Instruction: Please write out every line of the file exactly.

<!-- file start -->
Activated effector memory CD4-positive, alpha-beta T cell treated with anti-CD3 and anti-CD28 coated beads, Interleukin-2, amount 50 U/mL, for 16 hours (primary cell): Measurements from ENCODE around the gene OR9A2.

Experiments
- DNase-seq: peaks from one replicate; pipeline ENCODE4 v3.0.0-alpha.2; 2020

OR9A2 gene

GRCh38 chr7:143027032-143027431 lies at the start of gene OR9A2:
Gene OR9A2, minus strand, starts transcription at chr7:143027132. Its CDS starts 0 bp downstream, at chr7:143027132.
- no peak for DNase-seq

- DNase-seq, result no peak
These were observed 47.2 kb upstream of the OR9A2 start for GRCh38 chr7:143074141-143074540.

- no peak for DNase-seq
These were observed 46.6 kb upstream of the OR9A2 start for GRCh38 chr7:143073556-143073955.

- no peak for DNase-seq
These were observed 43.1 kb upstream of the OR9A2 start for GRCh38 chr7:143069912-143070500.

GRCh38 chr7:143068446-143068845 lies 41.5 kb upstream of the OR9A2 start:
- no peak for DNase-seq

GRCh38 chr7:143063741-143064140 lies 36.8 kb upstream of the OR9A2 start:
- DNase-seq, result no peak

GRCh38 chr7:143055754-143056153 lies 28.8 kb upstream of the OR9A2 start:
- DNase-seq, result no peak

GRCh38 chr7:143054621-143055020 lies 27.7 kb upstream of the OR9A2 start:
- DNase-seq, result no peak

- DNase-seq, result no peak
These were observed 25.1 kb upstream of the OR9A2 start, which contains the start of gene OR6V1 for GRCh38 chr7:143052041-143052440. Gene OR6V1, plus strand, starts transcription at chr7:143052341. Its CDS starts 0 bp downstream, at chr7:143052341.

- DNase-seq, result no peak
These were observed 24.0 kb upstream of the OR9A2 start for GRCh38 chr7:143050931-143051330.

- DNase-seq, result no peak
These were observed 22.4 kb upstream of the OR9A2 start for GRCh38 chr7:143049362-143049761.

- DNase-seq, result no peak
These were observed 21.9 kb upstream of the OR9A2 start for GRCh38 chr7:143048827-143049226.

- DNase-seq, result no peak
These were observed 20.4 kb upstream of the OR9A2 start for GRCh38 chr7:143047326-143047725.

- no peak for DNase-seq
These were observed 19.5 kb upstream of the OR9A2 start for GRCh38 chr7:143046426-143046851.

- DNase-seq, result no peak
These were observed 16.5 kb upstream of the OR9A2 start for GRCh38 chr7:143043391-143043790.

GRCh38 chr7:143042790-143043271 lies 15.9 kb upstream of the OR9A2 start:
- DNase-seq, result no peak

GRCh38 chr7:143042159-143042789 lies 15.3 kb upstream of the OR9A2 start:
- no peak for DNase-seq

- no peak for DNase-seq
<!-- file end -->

Activated effector memory CD4-positive, alpha-beta T cell treated with anti-CD3 and anti-CD28 coated beads, Interleukin-2, amount 50 U/mL, for 16 hours (primary cell): Measurements from ENCODE around the gene OR9A2.

Experiments
- DNase-seq: peaks from one replicate; pipeline ENCODE4 v3.0.0-alpha.2; 2020

OR9A2 gene

GRCh38 chr7:143027032-143027431 lies at the start of gene OR9A2:
Gene OR9A2, minus strand, starts transcription at chr7:143027132. Its CDS starts 0 bp downstream, at chr7:143027132.
- no peak for DNase-seq

- DNase-seq, result no peak
These were observed 47.2 kb upstream of the OR9A2 start for GRCh38 chr7:143074141-143074540.

- no peak for DNase-seq
These were observed 46.6 kb upstream of the OR9A2 start for GRCh38 chr7:143073556-143073955.

- no peak for DNase-seq
These were observed 43.1 kb upstream of the OR9A2 start for GRCh38 chr7:143069912-143070500.

GRCh38 chr7:143068446-143068845 lies 41.5 kb upstream of the OR9A2 start:
- no peak for DNase-seq

GRCh38 chr7:143063741-143064140 lies 36.8 kb upstream of the OR9A2 start:
- DNase-seq, result no peak

GRCh38 chr7:143055754-143056153 lies 28.8 kb upstream of the OR9A2 start:
- DNase-seq, result no peak

GRCh38 chr7:143054621-143055020 lies 27.7 kb upstream of the OR9A2 start:
- DNase-seq, result no peak

- DNase-seq, result no peak
These were observed 25.1 kb upstream of the OR9A2 start, which contains the start of gene OR6V1 for GRCh38 chr7:143052041-143052440. Gene OR6V1, plus strand, starts transcription at chr7:143052341. Its CDS starts 0 bp downstream, at chr7:143052341.

- DNase-seq, result no peak
These were observed 24.0 kb upstream of the OR9A2 start for GRCh38 chr7:143050931-143051330.

- DNase-seq, result no peak
These were observed 22.4 kb upstream of the OR9A2 start for GRCh38 chr7:143049362-143049761.

- DNase-seq, result no peak
These were observed 21.9 kb upstream of the OR9A2 start for GRCh38 chr7:143048827-143049226.

- DNase-seq, result no peak
These were observed 20.4 kb upstream of the OR9A2 start for GRCh38 chr7:143047326-143047725.

- no peak for DNase-seq
These were observed 19.5 kb upstream of the OR9A2 start for GRCh38 chr7:143046426-143046851.

- DNase-seq, result no peak
These were observed 16.5 kb upstream of the OR9A2 start for GRCh38 chr7:143043391-143043790.

GRCh38 chr7:143042790-143043271 lies 15.9 kb upstream of the OR9A2 start:
- DNase-seq, result no peak

GRCh38 chr7:143042159-143042789 lies 15.3 kb upstream of the OR9A2 start:
- no peak for DNase-seq

- no peak for DNase-seq